Conclusions: Absolute and relative CV risk associated with diabetes at inclusion can be readily predicted using linear equations relating diabetes prevalence to primary outcomes or CHD rates.

No MeSH data available.


Related in: MedlinePlus

Relationship between proportion of diabetic patients at inclusion (%) and primary outcome rates (%/year; left panels) or total coronary heart disease (CHD) events (%/year; right panels) in comparator arms (upper panels) and in treatment arms (lower panels) of 33 landmark trials that included a substantial minority of diabetics (ranging from 2 % to 44 %), representing a total of 259,151 patients. The graphs are based on data from the following trials: 4S; AFCAPS/TexCAPS; AIM-HIGH; ALERT; ALLHAT-LLT; Alpha-Omega; ASCOT-LLA; AURORA; BIP; CARE; CDP; dal-OUTCOMES; GISSI-Prevenzione; GREACE; HATS; HHS; HPS-MRC/BHF; HPS2-THRIVE; IDEAL; ILLUMINATE; JELIS; LEADER; LIPID; LIPS; MEGA; PERFORM; Post-CABG; PROSPER; SHARP; STABILITY; TNT; VA Cooperative Study; and VA-HIT. The open diamonds represent primary outcome rates and CHD events from the following diabetes substudies: 4S; ASCOT-LLA; AURORA; CARE; GREACE; HHS; HPS-MRC/BHF; TNT; and VA-HIT. See Table 1 for acronyms definition and trials’ references, and Table 2 and Table 4 for primary outcomes classification and description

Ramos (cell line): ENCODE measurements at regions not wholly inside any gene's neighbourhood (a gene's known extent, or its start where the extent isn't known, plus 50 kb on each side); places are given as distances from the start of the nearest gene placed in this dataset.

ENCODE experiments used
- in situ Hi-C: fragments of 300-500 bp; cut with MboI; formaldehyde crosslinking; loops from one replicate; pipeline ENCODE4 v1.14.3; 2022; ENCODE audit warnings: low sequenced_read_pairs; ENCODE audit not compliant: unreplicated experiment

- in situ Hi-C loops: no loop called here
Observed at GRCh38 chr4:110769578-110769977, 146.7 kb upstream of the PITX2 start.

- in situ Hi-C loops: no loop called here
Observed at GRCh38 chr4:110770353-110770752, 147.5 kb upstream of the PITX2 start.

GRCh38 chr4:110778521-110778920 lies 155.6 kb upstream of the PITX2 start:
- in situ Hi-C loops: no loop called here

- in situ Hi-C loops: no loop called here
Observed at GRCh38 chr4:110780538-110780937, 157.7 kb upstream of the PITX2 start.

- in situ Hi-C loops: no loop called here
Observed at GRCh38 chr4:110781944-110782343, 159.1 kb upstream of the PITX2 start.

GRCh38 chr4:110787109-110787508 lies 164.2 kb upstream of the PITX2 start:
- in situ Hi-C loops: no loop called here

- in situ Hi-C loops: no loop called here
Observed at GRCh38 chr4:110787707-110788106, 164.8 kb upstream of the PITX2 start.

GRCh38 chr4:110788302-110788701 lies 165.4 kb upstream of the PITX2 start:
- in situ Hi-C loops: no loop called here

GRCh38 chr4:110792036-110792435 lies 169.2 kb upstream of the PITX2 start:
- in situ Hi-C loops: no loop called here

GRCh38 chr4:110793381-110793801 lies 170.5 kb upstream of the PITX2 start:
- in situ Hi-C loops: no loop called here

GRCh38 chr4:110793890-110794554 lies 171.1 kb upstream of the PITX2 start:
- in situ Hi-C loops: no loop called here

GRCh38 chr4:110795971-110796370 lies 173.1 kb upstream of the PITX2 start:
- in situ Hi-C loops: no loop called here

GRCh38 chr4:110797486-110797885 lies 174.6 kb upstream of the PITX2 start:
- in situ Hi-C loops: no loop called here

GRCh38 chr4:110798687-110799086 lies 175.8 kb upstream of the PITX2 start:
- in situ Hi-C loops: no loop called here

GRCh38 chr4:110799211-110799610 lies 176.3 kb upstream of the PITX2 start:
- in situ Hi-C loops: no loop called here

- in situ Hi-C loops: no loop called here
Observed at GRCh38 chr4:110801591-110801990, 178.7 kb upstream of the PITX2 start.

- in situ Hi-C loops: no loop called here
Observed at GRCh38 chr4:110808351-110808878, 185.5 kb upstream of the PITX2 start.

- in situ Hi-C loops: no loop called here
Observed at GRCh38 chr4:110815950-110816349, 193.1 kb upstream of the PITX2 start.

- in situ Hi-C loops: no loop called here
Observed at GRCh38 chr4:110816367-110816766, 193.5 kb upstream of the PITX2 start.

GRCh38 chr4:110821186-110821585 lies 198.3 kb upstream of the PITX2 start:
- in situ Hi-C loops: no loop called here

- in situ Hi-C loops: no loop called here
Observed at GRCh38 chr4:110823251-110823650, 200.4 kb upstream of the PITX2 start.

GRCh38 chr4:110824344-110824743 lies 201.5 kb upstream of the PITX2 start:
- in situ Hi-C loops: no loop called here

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Fig1: Relationship between proportion of diabetic patients at inclusion (%) and primary outcome rates (%/year; left panels) or total coronary heart disease (CHD) events (%/year; right panels) in comparator arms (upper panels) and in treatment arms (lower panels) of 33 landmark trials that included a substantial minority of diabetics (ranging from 2 % to 44 %), representing a total of 259,151 patients. The graphs are based on data from the following trials: 4S; AFCAPS/TexCAPS; AIM-HIGH; ALERT; ALLHAT-LLT; Alpha-Omega; ASCOT-LLA; AURORA; BIP; CARE; CDP; dal-OUTCOMES; GISSI-Prevenzione; GREACE; HATS; HHS; HPS-MRC/BHF; HPS2-THRIVE; IDEAL; ILLUMINATE; JELIS; LEADER; LIPID; LIPS; MEGA; PERFORM; Post-CABG; PROSPER; SHARP; STABILITY; TNT; VA Cooperative Study; and VA-HIT. The open diamonds represent primary outcome rates and CHD events from the following diabetes substudies: 4S; ASCOT-LLA; AURORA; CARE; GREACE; HHS; HPS-MRC/BHF; TNT; and VA-HIT. See Table 1 for acronyms definition and trials’ references, and Table 2 and Table 4 for primary outcomes classification and description